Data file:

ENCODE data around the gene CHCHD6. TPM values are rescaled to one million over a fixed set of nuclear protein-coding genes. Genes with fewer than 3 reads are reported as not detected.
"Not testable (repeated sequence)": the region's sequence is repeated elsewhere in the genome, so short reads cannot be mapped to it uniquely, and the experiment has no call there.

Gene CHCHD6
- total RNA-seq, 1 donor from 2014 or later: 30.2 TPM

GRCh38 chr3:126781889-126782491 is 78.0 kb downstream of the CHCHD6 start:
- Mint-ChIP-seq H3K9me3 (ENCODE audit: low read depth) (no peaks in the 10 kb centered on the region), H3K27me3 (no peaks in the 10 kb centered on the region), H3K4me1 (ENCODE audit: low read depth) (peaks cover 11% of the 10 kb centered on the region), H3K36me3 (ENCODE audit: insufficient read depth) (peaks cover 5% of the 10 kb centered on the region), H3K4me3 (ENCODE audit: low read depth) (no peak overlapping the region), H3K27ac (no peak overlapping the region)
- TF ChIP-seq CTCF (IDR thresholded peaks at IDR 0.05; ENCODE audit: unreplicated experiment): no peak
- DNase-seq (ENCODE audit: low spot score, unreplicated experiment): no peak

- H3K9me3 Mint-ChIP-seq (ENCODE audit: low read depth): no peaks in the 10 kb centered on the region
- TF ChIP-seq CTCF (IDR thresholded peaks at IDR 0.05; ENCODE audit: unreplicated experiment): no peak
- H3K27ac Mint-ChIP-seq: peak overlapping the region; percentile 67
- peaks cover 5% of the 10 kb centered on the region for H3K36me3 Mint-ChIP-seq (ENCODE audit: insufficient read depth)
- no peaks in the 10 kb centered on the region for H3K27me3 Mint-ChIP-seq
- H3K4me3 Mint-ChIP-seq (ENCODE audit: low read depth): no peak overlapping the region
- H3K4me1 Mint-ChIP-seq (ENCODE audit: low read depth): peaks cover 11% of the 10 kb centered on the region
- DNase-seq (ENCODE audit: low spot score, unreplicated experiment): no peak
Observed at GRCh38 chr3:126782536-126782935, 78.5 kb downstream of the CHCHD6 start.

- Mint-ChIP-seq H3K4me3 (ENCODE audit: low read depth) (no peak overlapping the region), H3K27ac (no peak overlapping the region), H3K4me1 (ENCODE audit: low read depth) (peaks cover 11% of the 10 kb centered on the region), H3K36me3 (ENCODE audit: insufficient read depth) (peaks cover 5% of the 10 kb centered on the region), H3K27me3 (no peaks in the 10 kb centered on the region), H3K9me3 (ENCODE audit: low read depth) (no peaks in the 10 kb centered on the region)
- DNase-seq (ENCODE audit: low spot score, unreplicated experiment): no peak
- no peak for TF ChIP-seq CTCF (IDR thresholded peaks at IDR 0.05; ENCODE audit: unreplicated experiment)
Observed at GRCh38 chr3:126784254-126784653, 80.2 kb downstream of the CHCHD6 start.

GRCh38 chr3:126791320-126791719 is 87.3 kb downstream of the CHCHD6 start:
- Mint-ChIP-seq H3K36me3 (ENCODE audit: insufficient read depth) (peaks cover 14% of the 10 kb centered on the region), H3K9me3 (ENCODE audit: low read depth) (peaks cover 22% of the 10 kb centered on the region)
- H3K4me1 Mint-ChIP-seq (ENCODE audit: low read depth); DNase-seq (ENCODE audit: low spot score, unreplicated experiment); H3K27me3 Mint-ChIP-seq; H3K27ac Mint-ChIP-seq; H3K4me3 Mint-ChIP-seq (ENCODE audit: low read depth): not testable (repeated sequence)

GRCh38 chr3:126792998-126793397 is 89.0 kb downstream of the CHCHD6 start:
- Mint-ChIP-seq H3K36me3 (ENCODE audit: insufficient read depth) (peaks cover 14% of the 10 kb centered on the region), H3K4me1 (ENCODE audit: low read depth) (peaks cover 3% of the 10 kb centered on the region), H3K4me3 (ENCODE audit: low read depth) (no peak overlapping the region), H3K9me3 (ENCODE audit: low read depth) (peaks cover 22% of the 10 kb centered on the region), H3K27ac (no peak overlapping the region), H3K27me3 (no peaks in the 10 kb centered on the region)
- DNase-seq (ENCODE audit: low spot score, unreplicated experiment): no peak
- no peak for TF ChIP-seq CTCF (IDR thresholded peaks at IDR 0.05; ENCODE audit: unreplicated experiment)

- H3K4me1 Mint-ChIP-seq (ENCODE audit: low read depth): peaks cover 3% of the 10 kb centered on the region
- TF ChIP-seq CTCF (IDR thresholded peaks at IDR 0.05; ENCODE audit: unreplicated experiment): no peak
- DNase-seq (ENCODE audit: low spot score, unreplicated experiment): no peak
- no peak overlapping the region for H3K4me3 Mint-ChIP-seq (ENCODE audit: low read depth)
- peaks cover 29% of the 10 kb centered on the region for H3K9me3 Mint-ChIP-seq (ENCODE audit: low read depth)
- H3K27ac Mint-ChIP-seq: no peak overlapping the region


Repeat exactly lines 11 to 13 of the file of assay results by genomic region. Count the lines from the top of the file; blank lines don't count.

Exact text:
- H3K27ac Mint-ChIP-seq: peak overlapping the region; percentile 67
- peaks cover 5% of the 10 kb centered on the region for H3K36me3 Mint-ChIP-seq (ENCODE audit: insufficient read depth)
- no peaks in the 10 kb centered on the region for H3K27me3 Mint-ChIP-seq